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On Wednesday, the Midtown dining scene in Manhattan gets a brand-new eatery with the opening of Vaucluse, the brasserie concept from Michael White and Ahmass Fakahany. 

The spacious French restaurant, named for a region in Provence, is the culinary duo’s 18th opening after Marea, Ai Fiori and Osteria Morini, among others. 

“It’s been a restaurant space since 1927,” Fakahany says of the historic venue at Park Avenue and 63rd street. “There’s a little bit of romanticism to it.”

The opening marks the latest restaurant to appear in an area of north Midtown previously lacking in buzz, a shift led by Ralph Lauren’s Polo Bar, which opened earlier this year.

“This part of Midtown has not had its due. If you look at the menu and prices, you see we want to create the new Park Avenue. We want to break that thing that you have uptown where you walk in and a veal chop is $60-plus,” Fakahany says.

Fakahany, who was born in Cairo and grew up in Switzerland and England, has always had a soft spot for hospitality.

“I wanted to go to hotel management but you had to speak four European languages so that didn’t happen. And my father was just totally delighted that this madness had stopped,” he recalls. “So I went into business, first business school and eventually Merrill Lynch until I became president, but this seed never died. And you shouldn’t be in this business without a passion, and a huge amount of paranoia as well.”

In 2007, he partnered with White, who grew up in Wisconsin and made his name at Chicago’s famed Spiaggia, for their first venture, Due Terre in New Jersey. Two years after, the opening of Marea near Columbus Circle would be the beginning of their mini-empire, the Altamarea Group, which also includes Nicoletta in New York and Chop Shop in London.

“I think people increasingly want less innovation with their food and more want something they recognize,” White says. “Something that tastes just as they hoped it would.”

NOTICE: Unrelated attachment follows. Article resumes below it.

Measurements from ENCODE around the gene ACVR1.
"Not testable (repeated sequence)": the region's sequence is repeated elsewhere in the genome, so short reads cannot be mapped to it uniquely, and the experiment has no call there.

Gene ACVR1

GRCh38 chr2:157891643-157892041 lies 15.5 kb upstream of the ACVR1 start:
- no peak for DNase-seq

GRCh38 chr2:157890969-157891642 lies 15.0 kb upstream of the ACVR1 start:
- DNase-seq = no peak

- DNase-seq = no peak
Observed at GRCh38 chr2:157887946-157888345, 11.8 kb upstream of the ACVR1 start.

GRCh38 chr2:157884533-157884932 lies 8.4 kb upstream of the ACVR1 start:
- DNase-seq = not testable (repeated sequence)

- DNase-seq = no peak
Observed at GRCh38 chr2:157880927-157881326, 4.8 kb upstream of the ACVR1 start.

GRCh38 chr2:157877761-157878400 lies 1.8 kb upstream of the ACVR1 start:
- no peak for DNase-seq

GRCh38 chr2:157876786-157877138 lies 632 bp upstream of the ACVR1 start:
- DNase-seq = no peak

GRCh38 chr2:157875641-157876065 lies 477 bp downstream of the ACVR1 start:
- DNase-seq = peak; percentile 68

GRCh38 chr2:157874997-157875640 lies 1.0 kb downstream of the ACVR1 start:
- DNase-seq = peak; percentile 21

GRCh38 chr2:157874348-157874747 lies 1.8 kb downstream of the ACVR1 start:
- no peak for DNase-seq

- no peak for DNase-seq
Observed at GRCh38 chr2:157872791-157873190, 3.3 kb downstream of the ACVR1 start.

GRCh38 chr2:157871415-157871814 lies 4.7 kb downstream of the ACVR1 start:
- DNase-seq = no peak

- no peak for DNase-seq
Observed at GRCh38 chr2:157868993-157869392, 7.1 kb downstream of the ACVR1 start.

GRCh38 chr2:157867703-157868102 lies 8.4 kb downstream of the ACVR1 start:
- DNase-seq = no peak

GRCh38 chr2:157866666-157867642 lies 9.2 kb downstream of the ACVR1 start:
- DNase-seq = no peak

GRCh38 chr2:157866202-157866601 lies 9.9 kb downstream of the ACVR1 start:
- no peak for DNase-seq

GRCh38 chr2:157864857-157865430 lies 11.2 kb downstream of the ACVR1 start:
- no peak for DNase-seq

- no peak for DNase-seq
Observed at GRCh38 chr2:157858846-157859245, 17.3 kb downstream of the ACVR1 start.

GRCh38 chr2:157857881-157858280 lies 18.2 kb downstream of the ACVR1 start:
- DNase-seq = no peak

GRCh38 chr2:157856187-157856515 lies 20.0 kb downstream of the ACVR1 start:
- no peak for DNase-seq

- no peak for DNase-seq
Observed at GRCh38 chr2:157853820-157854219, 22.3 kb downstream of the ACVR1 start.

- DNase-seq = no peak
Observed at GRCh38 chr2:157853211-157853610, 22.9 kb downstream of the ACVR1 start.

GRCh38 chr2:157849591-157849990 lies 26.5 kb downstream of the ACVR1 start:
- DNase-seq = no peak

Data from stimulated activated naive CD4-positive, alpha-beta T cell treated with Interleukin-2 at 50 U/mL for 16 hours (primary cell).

Vaucluse is a modern brasserie, elevated, so it’s not a bistro — but brasserie means it is accessible, it’s approachable,” Fakahany says. The interior has been overhauled from the past occupant, the seasonally rotating Park Avenue Summer, and seats 186 guests, including two private dining rooms. It is the first time the business partners passed on design duties to someone else, the boutique design firm Meyer Davis. 

“There isn’t this kind of comfy, approachable food on the Upper East Side. The waitstaff here are not wearing jackets,” Fakahany says.

As for the menu, White rooted it in traditional French fare. “The overall balance of the menu is what I’m most proud of,” the chef says. “It’s a restaurant you can come to often. This neighborhood is very residential, and this is going to be a neighborhood restaurant. We wanted to create a menu that invokes the French feeling with a little bit of New York at the same time, because we don’t want to get mired in this very focused French restaurant.”

Fakahany too appreciates the diversity in selection.

I like that we have a section dedicated to composed vegetables dishes. I feel sometimes I want to eat this way and so I avoid a French place, because I don’t want a baguette and cheese, so I like very much that we did that section,” he says.

Still, there are some French classics he can’t live without, like the beef bourguignon: “It’s just very soft,” he says.

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